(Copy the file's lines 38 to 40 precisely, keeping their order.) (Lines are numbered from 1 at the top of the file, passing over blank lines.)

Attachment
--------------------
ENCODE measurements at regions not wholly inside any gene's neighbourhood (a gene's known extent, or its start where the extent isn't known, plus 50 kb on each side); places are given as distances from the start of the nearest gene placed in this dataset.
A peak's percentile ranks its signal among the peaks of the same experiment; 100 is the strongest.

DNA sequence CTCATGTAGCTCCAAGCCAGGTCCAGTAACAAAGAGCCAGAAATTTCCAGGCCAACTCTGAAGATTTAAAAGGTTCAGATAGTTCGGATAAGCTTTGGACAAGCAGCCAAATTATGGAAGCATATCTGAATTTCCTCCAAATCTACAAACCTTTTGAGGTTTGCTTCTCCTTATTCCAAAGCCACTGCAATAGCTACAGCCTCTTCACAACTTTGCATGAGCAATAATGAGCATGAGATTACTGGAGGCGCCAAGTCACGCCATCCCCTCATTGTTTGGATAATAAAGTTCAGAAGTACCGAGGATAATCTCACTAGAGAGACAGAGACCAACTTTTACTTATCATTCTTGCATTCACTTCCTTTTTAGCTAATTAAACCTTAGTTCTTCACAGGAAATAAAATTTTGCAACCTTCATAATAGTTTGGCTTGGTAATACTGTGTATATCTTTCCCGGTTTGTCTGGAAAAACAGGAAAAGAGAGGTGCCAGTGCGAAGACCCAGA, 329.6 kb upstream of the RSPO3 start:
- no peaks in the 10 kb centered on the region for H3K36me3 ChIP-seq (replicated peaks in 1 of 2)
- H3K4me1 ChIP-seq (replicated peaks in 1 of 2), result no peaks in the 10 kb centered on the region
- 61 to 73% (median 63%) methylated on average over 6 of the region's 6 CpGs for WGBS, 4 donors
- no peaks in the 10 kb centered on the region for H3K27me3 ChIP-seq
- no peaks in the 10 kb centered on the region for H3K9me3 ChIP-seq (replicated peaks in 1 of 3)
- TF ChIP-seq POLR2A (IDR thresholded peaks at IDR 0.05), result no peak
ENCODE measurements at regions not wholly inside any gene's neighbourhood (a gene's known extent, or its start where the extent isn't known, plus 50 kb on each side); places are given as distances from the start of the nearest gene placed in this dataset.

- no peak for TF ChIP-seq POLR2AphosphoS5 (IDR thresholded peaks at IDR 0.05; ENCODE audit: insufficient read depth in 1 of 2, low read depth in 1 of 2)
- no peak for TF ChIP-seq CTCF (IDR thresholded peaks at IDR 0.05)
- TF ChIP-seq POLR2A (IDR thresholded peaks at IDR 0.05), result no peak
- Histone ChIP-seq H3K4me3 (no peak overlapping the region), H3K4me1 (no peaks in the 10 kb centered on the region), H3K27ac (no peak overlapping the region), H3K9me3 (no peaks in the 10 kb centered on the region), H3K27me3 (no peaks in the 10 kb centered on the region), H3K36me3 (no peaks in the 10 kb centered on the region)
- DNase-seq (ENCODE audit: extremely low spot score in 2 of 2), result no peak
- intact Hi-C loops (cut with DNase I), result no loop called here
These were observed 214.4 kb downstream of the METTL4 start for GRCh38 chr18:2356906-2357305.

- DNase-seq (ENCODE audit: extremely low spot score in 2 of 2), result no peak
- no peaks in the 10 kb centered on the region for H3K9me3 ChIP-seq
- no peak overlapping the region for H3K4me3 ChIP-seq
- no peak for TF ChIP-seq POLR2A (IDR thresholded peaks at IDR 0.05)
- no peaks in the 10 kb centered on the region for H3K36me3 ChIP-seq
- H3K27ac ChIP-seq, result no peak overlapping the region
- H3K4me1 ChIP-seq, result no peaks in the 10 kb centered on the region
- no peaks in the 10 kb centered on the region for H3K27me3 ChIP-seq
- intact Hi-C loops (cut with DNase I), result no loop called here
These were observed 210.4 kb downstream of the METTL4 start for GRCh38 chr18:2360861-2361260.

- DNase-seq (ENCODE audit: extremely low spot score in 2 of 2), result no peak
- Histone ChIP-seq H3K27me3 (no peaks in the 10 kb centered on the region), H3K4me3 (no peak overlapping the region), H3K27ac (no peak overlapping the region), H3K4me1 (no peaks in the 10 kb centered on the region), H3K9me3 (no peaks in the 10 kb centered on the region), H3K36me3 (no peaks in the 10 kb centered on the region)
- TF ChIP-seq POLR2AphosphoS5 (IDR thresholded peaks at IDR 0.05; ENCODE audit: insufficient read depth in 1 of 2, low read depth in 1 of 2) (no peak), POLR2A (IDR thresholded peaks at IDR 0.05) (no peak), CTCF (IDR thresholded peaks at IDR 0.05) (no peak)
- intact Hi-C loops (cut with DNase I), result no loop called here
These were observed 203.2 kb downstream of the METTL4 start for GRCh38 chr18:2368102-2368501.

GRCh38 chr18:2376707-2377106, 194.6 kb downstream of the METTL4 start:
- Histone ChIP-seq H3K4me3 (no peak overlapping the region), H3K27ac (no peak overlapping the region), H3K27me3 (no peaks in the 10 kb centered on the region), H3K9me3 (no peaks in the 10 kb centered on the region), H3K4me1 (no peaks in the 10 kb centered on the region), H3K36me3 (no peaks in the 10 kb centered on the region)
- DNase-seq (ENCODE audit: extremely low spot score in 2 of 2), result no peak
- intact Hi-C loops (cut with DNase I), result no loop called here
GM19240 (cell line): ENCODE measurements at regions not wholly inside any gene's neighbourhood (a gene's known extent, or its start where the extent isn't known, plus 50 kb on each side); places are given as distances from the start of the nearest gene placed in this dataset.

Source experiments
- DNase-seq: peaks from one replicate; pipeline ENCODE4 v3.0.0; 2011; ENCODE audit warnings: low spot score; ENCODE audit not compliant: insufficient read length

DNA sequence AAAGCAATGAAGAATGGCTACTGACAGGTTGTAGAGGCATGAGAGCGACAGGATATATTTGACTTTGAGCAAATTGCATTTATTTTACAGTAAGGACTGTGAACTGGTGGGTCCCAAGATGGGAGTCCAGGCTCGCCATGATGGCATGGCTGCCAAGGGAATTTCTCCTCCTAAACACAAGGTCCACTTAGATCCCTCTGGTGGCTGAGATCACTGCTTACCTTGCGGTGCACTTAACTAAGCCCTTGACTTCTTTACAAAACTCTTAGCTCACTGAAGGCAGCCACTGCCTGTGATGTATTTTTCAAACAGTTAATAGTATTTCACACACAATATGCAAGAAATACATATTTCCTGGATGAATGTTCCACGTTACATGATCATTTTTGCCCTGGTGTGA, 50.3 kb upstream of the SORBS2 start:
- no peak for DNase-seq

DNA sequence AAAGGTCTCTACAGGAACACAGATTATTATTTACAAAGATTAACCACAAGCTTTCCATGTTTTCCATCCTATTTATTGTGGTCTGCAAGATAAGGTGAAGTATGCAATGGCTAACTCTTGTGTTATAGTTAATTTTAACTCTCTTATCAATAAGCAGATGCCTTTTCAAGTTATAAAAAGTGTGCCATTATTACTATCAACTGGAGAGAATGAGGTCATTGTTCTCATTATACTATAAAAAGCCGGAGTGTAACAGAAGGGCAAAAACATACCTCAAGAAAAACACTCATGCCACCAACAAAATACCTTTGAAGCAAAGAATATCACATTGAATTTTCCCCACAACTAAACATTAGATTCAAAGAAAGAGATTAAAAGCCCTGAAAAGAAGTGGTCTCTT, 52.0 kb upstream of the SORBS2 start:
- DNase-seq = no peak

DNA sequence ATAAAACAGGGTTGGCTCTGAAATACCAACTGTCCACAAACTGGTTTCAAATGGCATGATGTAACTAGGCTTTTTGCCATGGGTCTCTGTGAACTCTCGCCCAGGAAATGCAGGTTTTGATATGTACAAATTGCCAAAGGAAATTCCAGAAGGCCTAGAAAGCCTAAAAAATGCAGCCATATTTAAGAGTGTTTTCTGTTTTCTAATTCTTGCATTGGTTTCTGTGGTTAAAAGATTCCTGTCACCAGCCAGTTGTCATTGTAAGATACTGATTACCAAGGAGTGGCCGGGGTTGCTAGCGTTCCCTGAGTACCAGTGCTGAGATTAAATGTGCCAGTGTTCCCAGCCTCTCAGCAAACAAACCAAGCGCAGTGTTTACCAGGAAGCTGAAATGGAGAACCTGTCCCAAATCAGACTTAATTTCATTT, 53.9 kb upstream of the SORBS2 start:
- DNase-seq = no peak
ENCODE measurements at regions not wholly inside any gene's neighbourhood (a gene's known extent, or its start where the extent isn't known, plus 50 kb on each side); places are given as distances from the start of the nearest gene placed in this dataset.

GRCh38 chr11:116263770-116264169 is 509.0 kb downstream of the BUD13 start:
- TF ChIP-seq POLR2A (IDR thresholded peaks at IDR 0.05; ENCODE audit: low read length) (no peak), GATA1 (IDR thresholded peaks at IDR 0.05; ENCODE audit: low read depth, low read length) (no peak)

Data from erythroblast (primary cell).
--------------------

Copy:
Source experiments
- DNase-seq: peaks from one replicate; pipeline ENCODE4 v3.0.0; 2011; ENCODE audit warnings: low spot score; ENCODE audit not compliant: insufficient read length

DNA sequence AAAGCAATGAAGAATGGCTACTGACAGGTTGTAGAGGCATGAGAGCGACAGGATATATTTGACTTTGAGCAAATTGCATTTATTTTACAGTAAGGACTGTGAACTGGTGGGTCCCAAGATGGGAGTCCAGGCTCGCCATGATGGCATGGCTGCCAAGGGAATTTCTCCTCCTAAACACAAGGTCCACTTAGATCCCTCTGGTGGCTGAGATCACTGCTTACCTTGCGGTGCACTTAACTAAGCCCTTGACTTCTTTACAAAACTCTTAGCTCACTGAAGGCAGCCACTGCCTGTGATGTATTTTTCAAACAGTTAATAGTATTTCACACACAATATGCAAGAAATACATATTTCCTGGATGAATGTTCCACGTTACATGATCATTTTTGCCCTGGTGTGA, 50.3 kb upstream of the SORBS2 start: